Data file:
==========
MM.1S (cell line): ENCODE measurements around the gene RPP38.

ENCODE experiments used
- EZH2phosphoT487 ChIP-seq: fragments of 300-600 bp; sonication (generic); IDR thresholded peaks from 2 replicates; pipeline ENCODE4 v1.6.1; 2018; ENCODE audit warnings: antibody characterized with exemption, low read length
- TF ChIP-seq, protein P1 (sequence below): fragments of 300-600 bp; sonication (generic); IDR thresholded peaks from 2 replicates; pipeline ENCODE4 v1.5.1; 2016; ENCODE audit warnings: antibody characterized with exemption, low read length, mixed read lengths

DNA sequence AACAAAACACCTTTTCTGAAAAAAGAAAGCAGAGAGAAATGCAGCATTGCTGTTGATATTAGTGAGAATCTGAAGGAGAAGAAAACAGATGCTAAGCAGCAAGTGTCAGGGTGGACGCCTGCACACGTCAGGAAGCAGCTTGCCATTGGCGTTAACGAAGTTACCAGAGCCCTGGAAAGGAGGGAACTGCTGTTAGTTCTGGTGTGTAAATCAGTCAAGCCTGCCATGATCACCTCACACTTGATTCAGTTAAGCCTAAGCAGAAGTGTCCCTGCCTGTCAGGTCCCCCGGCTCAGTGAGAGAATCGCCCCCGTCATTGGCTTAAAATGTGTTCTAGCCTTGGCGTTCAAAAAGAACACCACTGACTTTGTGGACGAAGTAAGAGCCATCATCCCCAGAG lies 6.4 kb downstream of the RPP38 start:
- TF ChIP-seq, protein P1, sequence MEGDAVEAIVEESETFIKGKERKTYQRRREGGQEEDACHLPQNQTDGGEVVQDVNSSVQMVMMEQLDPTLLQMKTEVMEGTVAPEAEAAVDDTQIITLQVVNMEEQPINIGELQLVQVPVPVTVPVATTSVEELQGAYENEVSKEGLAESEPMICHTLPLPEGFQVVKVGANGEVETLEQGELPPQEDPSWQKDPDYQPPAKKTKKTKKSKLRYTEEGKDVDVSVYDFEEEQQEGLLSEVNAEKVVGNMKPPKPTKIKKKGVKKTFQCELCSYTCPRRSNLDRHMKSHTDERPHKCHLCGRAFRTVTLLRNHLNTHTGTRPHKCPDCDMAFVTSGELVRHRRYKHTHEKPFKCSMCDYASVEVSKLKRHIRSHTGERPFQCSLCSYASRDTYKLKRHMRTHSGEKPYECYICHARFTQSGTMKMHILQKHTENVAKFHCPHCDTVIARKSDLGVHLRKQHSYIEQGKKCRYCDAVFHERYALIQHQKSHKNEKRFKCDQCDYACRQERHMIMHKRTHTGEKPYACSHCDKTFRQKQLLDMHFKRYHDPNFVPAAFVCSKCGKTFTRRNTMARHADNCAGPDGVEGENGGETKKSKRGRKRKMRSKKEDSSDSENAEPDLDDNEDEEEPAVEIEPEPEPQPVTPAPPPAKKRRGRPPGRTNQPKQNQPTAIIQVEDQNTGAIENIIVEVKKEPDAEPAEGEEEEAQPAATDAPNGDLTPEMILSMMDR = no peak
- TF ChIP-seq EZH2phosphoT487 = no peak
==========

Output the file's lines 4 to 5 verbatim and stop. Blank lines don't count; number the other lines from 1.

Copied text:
- TF ChIP-seq, protein P1 (sequence below): fragments of 300-600 bp; sonication (generic); IDR thresholded peaks from 2 replicates; pipeline ENCODE4 v1.5.1; 2016; ENCODE audit warnings: antibody characterized with exemption, low read length, mixed read lengths

DNA sequence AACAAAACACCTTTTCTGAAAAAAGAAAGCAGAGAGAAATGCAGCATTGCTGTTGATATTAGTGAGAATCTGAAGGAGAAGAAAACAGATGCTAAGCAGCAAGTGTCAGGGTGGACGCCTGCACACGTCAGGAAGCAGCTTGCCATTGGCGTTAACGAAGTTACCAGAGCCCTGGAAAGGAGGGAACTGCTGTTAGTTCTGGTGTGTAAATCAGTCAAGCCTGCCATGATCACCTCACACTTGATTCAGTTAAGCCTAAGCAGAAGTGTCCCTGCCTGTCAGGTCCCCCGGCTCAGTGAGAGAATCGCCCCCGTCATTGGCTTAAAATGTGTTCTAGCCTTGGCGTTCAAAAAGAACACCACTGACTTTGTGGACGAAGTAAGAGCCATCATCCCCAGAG lies 6.4 kb downstream of the RPP38 start: